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NorthShore University HealthSystem Named One of the Nation’s Top 100 Hospitals by Thomson Reuters

Prestigious Honor for the 14th time, more than any hospital in the U.S.
3/29/2010 – NorthShore University HealthSystem (NorthShore) was named one of the nation’s 100 Top Hospitals® by Thomson Reuters, a leading provider of information and solutions to improve the cost and quality of healthcare. NorthShore has been named a Top 100 Hospital fourteen times, more times than any hospital in the United States.

The award recognizes hospitals that have achieved excellence in clinical outcomes, patient safety, patient satisfaction, financial performance and operational efficiency.

“We are absolutely delighted to have achieved the milestone of being the only healthcare system in the country to receive the Top 100 Hospitals recognition a record 14 times,” said Mark Neaman, President and Chief Executive Officer, NorthShore University HealthSystem. “All NorthShore physicians and staff share in this award, for focusing on the delivery of exceptional quality outcomes to the patients we are privileged to serve.”

The winners were identified through an in-depth analysis, the Thomson Reuters 100 Top Hospitals®: National Benchmarks study. The study evaluated 3,000 short-term, acute care and non-federal U.S. hospitals in ten areas: mortality, medical complications, patient safety, average length of stay, expenses, profitability, patient satisfaction, adherence to clinical standards of care and post-discharge mortality and readmission rates.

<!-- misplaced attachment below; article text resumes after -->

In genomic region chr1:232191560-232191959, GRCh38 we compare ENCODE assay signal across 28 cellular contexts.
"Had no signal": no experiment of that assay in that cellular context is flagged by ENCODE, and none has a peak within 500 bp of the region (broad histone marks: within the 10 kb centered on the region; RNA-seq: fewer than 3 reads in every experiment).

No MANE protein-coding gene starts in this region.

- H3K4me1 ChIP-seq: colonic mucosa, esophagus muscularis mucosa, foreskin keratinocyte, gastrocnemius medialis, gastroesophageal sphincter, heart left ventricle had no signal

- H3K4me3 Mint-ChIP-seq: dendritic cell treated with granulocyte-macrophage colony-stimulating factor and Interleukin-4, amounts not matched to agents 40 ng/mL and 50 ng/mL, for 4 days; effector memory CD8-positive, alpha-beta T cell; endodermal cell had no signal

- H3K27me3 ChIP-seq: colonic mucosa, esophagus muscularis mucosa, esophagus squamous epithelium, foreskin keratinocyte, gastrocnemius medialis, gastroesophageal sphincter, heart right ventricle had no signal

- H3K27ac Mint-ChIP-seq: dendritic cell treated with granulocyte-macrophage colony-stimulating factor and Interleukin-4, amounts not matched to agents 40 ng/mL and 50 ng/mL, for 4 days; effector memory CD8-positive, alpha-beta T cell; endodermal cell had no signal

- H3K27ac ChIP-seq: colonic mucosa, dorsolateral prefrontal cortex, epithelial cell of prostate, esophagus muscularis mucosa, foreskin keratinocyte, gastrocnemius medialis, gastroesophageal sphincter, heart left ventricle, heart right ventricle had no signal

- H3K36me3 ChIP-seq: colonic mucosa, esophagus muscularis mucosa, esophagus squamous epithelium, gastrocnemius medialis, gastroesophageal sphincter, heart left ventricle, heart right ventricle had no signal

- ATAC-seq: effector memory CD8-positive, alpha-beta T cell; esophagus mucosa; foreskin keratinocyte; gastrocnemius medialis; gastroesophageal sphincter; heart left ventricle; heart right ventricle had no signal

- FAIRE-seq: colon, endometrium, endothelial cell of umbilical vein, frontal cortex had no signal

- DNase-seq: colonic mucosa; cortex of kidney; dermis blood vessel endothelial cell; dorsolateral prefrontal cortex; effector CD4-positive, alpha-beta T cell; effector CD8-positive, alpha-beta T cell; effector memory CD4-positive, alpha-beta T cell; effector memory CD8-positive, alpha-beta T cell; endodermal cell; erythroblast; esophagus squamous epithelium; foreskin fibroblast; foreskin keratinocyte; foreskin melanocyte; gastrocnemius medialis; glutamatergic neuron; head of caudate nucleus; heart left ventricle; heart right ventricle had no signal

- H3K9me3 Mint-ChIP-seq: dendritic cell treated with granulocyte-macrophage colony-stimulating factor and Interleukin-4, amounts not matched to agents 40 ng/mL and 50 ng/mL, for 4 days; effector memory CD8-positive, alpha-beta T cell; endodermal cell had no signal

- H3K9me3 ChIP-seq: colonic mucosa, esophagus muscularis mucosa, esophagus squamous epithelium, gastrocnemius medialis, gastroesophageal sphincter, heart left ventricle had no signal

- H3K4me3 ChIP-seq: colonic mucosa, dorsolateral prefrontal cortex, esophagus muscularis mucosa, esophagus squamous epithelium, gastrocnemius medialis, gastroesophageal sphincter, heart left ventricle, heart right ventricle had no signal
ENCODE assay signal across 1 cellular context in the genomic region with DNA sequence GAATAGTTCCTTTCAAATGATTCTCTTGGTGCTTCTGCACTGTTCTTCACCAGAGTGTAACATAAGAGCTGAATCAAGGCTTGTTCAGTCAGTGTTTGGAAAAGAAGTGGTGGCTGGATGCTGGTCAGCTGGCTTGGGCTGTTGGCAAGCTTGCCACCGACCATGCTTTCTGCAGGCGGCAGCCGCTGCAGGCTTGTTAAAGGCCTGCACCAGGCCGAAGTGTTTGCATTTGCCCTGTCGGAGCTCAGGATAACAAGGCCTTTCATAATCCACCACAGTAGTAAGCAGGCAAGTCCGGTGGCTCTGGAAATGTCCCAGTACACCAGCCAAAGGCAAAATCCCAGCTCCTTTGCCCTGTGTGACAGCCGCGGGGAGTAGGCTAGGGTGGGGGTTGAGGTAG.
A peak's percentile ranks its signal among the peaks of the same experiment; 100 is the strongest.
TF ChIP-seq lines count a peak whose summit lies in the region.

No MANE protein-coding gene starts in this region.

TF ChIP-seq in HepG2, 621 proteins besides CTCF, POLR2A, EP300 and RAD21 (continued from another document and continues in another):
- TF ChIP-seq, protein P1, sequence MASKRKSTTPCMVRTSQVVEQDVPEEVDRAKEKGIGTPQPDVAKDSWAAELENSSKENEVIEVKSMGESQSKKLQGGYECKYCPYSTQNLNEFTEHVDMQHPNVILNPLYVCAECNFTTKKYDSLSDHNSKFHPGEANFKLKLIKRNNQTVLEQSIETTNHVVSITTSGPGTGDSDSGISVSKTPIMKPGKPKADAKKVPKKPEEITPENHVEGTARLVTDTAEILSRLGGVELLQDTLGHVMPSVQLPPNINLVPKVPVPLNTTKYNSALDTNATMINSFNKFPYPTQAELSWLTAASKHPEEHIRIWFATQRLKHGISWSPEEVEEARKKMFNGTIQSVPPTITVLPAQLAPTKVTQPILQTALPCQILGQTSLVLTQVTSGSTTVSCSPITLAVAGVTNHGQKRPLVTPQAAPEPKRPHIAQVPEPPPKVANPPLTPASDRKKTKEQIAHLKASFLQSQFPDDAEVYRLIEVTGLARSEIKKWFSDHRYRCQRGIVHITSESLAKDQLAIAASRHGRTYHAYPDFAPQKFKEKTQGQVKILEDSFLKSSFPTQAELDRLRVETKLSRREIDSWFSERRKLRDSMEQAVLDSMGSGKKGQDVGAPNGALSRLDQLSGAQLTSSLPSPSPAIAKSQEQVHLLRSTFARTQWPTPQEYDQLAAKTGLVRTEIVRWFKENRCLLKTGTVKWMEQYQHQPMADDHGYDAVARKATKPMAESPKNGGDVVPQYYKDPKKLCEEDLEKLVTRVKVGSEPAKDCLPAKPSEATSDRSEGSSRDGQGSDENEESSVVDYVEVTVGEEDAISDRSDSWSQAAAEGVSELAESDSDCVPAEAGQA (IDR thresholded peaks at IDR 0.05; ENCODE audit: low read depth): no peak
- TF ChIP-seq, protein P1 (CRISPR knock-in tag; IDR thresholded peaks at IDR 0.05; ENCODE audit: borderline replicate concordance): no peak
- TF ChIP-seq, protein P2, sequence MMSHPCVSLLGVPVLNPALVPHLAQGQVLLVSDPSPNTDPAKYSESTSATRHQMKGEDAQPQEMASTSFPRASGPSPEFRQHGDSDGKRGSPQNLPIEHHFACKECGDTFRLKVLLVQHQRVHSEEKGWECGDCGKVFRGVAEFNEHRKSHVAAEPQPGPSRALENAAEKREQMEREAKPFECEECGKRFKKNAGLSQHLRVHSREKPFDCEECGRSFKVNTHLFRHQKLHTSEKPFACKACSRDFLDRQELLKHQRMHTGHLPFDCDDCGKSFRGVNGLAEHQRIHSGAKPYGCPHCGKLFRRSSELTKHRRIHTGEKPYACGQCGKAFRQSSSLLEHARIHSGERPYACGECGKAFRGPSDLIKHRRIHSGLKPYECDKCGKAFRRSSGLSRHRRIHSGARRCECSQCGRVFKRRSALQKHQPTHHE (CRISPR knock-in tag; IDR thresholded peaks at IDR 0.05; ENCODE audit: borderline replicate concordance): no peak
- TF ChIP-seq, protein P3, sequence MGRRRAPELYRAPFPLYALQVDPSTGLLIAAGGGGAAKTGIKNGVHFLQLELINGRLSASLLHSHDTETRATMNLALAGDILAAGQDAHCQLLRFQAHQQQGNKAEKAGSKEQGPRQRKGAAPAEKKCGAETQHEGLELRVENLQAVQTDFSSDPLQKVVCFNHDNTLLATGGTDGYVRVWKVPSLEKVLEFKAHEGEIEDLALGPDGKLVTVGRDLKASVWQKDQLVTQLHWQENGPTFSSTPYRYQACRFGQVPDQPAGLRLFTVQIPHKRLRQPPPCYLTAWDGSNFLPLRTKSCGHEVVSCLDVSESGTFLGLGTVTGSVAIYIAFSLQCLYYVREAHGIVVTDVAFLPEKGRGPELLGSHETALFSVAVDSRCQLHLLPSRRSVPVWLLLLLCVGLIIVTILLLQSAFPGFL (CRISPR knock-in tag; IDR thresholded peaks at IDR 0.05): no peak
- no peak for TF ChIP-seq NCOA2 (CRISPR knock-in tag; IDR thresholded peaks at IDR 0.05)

“This year’s study magnified the value that 100 Top Hospital award winners provide to their communities,” said Jean Chenoweth, senior vice president for performance improvement and 100 Top Hospitals programs at Thomson Reuters. “The insistence of these hospitals’ leaders – their boards, executive teams and medical staffs – on overall excellence makes the difference.”

If all Medicare inpatients received the same level of care as those treated in the winning hospitals:
•    More than 98,000 additional patients would survive each year.
•    About 198,000 patient complications would be avoided annually.
•    Expenses would decline by an aggregate $5.5 billion a year.
•    The average patient stay would decrease by nearly half a day.

More information on this study and other 100 Top Hospitals research is available at